Fairs & Festivals 2010
From traditional county fairs and innovative theater performances to music of all types, these 20 local events help put the fun in summer
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Mountain Jam Music Festival
Hunter Mountain, June 4-6
In just six short years, WDST-Radio Woodstock’s Mountain Jam has grown from a one-day event with four performing groups to a three-day super fest with 50 musical acts. Last year’s event drew approximately 12,000 people each day — quite a substantial increase from the original 3,000 participants. And this year, festival founder Gary Chetkof anticipates similar attendance.
“Word on the street is it’s a very cool, diverse lineup,” Chetkof says of the festival’s 2010 program, for which he can largely take credit. “Booking a 50-act festival is kind of like being a chef — you have to have the right ingredients, the right variety, the right flavors.” This particular menu has something for every taste; there’s a well-rounded sampling of today’s music, from seasoned performers to up-and-comers, representing genres from blues to folk to Hassidic reggae pop.
What has made Mountain Jam one of the year’s most anticipated festivals may be the same sort of cutting-edge musical style that has for years set WDST apart from the rest. “The radio station has always championed the emerging artist. But the reality of being in this business and trying to appeal to a wide audience — you have to present the emerging artist with the established,” explains Chetkof matter-of-factly. So in addition to such fresh talent as Company of Thieves, One eskimO, and the Avett Brothers, this year’s program includes heavy-hitters like Toots and the Maytals; festival partner Warren Haynes and Gov’t Mule; Alison Krauss and Union Station; and Derek Trucks with his wife Susan Tedeschi. A special 70th birthday tribute to Levon Helm will feature such artists as Steve Earle, Jackie Greene, Ray LaMontagne, and Patterson and David Hood of Drive-By Truckers. And of course, homegrown talent is amply represented as well. “One of the reasons we went to 50 bands — there are so many great bands out there and so many locals, so we just added another stage,” says Chetkof. Among the Valley’s own are Simone Felice and his new project, The Duke and The King; Gandalf Murphy and the Slambovian Circus of Dreams; 14-year-old blues guitar prodigy Mojo Myles Mancuso; and jam band IS.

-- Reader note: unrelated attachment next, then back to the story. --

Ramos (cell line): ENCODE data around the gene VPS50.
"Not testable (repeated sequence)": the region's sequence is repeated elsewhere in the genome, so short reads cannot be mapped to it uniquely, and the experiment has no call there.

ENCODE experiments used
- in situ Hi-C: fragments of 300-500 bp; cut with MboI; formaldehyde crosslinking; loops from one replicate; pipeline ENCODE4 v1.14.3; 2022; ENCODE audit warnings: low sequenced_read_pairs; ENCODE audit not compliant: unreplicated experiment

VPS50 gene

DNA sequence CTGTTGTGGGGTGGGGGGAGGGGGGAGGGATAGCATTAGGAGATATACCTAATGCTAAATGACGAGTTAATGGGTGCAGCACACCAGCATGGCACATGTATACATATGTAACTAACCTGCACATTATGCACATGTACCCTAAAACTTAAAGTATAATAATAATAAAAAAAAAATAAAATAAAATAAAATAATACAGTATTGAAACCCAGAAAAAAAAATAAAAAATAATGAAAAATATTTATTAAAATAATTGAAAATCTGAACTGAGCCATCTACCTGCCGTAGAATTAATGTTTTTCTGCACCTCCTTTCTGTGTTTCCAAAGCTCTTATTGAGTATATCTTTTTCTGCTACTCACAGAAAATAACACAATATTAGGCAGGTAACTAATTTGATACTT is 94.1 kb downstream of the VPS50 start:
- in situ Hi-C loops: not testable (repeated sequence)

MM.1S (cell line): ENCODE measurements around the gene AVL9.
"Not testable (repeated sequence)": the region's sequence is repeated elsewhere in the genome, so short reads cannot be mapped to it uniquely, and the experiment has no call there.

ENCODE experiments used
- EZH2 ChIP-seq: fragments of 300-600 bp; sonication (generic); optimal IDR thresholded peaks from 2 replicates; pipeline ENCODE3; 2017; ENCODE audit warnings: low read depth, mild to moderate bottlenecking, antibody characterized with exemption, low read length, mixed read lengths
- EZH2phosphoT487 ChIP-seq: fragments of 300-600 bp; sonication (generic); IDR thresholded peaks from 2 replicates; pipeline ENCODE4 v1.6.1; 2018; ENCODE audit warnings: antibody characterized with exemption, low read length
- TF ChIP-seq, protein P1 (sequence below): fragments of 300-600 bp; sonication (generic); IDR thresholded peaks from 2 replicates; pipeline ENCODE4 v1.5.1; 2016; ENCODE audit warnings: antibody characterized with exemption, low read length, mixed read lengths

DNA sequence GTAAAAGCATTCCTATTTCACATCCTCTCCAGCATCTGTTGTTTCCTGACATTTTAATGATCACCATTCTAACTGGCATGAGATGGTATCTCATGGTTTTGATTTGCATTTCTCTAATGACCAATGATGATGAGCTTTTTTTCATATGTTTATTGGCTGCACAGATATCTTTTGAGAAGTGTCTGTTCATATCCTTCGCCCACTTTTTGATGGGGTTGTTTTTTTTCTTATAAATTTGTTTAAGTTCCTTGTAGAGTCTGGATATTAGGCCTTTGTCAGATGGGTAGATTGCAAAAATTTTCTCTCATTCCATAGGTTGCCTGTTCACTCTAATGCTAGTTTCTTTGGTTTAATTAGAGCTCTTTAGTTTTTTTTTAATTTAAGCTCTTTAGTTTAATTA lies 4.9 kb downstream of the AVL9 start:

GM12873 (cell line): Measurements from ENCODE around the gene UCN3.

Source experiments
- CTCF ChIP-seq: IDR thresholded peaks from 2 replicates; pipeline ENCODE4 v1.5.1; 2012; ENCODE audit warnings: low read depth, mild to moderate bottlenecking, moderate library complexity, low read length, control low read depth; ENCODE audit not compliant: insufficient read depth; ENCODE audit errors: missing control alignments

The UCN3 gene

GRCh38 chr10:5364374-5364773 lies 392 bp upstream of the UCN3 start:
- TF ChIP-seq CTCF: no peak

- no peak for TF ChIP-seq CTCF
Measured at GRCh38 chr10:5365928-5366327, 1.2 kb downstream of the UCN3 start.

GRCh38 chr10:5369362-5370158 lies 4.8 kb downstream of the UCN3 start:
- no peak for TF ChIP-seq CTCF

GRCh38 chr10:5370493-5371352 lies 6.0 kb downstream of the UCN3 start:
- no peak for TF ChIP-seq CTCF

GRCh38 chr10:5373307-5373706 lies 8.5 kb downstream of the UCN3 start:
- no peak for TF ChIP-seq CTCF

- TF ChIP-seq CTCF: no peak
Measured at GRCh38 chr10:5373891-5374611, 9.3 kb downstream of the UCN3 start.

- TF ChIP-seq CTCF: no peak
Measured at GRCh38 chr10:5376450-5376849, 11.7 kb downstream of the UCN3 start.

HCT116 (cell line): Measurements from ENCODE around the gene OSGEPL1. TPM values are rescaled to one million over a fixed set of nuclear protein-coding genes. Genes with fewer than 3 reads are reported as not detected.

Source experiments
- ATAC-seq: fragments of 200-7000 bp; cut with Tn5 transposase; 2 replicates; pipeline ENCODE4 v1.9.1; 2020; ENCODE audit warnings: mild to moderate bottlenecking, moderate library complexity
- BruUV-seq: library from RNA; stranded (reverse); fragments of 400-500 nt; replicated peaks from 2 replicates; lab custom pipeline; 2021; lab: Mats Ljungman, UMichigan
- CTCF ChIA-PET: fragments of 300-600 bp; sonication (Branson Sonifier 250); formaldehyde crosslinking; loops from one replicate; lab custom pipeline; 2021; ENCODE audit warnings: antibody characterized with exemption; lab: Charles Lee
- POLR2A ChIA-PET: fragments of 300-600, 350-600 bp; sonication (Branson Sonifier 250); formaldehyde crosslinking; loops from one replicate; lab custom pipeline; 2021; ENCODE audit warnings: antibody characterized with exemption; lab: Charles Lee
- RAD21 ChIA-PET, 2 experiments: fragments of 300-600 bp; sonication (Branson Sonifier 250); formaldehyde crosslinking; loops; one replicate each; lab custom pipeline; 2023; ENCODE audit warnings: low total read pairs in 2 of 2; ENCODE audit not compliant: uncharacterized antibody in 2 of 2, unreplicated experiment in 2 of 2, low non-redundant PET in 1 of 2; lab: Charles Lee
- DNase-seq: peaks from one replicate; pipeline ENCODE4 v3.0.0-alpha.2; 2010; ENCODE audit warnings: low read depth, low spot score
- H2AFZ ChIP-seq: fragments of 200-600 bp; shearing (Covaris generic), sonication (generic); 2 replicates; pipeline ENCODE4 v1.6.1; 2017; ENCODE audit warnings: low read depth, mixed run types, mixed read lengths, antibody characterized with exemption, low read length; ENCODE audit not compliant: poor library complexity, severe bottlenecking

With such a lineup, it’s no surprise that the festival draws a diverse crowd. “Mountain Jam attracts a really wide demographic group — 18- to 64-year-olds — all there for the same reason: the love of great music and the community aspect of spending a few days together away from the realities of their home life,” says Chetkof. He fondly recalls sneezing at the first festival — held in 2005 to commemorate WDST’s 25th anniversary — and having 12 people turn to say “bless you.” “It’s the Woodstock vibe: the right people, the right music. Everyone is really nice and kind. The music is just the catalyst for people to gather.”
And Mountain Jam certainly embraces that Woodstock spirit of peace, love, and good vibes. The festival’s Awareness Village provides concertgoers with all the familiar amenities of a three-day music fest while encouraging social, political, and environmental consciousness. “It’s the spiritual place of the festival,” says Chetkof. “It’s a more ecological, more socially conscious place.” In addition to an organic beer and wine garden, prayer altar, sculpture garden, and nighttime poi dancing, a number of services will be available in the village. Woodstock Wellness, for example, offers chiropractic, massage, and energy work. Local farmers will discuss organic farming techniques. Owners of solar generation companies talk about the benefits of installing solar panels on homes, and nonprofits such as Heads Up (which works to help people register to vote) will be on hand to provide information (www.mountainjam.com).
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